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SCRISUL ROMANESC Fundatia - Editura


FOR IMMEDIATE RELEASE                                                           

Scrisul Romanesc Fundatia – Editura [Craiova, Romania May 1, 2014] announces the publication of Contrary Views, Columns from the Litchfield County Times 2003 – 2013, by Deyan Ranko Brashich.

Contrary Views is a collection of columns published in the Op Ed pages of Connecticut’s Litchfield County Times. Brashich writes of America as “George Gershwin’s Rhapsody in Blue, a ‘musical kaleidoscope of America, of our vast melting pot, of our unduplicated national pep, of our blues, our metropolitan madness’ and Woody Guthrie’s hymns to it, This Land is Your Land and Roll on Columbia, Roll On”. Brashich dissects America’s obsession with political sex scandals, the hypocrisy of state sponsored gambling, forgery of million dollar art works by renowned auction galleries, the excesses of the museum industry and the art world. He does not shy away from criticizing government and the establishment for abuse and overreach and for allowing domestic and economic policies to bring despair and pain to America. His columns depict America as it is, warts and all.                                                                          

“Many are mystified by America’s favorite sports, politics and baseball. Europeans just can’t grasp the fundamentals and rules that govern the games. They fail to perceive the ballet like beauty of baseball’s well executed double play; “Tinker to Evers to Chance” doesn’t ring a bell. American politics are elusive and incomprehensible to the uninitiated. It takes a native … to explain American politics.” Brashich then uses Gore Vidal’s novel Washington D.C., as a political template to explain politics, American style.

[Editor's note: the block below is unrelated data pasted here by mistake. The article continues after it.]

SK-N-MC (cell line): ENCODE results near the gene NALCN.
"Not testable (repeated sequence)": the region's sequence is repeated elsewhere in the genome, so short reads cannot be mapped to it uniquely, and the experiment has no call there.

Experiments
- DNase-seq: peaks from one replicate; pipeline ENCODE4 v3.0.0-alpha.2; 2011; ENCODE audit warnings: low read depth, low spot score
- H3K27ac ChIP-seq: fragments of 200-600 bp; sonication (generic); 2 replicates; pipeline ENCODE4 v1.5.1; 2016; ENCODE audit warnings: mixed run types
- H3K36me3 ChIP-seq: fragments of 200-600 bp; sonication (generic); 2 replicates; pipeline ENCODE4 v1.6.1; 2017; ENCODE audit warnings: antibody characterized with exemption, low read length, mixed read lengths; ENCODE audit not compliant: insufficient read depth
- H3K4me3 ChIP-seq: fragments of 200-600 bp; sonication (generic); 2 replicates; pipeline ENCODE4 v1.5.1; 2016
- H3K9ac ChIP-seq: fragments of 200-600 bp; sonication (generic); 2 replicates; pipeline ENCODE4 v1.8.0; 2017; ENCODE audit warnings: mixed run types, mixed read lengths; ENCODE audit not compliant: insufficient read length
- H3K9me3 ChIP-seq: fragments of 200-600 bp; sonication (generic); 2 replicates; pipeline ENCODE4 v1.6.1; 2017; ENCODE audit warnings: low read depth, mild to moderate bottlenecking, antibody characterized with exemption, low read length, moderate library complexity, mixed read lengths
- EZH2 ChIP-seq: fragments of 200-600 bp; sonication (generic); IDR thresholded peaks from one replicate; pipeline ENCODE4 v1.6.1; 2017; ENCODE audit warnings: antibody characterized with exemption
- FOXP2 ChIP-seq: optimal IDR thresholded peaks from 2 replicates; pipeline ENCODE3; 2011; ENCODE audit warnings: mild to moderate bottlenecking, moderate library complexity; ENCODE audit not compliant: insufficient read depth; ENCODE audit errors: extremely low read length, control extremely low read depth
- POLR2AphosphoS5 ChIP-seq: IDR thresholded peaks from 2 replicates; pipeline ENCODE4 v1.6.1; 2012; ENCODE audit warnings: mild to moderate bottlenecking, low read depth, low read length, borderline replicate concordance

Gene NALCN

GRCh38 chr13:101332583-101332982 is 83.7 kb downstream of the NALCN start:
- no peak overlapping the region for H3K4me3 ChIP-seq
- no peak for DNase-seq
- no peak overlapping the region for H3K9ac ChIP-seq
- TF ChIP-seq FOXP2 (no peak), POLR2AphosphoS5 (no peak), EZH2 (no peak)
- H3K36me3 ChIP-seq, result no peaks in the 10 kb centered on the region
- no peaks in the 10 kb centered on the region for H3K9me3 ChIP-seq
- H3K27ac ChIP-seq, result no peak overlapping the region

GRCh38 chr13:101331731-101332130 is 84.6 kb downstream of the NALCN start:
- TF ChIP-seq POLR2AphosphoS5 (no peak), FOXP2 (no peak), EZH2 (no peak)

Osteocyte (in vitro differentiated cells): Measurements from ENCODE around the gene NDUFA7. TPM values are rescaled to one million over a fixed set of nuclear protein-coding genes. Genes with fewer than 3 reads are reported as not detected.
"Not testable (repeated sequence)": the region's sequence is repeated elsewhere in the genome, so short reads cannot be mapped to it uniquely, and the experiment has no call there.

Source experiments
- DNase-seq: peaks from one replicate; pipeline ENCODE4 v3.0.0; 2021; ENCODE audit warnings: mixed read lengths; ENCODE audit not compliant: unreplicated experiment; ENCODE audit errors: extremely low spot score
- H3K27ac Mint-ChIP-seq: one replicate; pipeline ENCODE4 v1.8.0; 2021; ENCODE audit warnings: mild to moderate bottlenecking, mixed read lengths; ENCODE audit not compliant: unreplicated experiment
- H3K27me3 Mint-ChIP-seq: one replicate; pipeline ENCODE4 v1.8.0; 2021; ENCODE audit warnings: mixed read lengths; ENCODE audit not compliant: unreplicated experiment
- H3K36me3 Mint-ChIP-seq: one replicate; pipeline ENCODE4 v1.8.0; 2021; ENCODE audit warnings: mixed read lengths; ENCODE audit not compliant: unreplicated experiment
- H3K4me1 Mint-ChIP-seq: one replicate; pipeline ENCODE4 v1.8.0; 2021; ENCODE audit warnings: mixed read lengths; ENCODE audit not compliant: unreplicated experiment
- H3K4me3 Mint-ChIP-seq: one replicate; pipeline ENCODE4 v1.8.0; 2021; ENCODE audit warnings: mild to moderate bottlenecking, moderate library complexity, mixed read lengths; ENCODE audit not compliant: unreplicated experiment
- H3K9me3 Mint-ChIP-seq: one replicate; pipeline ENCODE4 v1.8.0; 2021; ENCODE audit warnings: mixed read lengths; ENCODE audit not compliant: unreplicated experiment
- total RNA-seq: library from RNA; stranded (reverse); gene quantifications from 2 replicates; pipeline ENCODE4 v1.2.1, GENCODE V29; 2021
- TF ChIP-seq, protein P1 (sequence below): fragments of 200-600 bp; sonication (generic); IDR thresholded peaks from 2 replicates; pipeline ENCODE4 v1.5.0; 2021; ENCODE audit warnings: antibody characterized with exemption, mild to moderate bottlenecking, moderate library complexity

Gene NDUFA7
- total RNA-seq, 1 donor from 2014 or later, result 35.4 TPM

Deyan Ranko Brashich, an attorney born Belgrade, ex-Yugoslavia, is an Op Ed columnist for The Litchfield County Times and other newspapers. He writes a monthly column for Scrisul Romanesc, the Romanian literary magazine and is a Contributing Editor for The Country and Abroad, a literary/art magazine. He is a frequent contributor to Pecat, the Belgrade, Serbia news weekly and Britić, a magazine published in the United Kingdom. A long time Washington, Litchfield County, Connecticut resident, he now resides in New York City. An expanded biography, contact and blog for “Contrary View” is at

SCRISUL ROMANESC PUBLISHING is part of the Foundation that publishes the Romanian literary magazines Scrisul Romanesc founded in 1927. It publishes works of fiction, non-fiction, poetry and essays and has pioneered bi-lingual publication in English and Romanian of works deemed of interest and literary merit. A high resolution photograph of the cover follows.  







May 16, 2014 will mark the 2nd anniversary of General Ratko Mladić’s ongoing trial to be followed by the 3rd anniversary of his arrest and transfer to The Hague on June 3, 2014.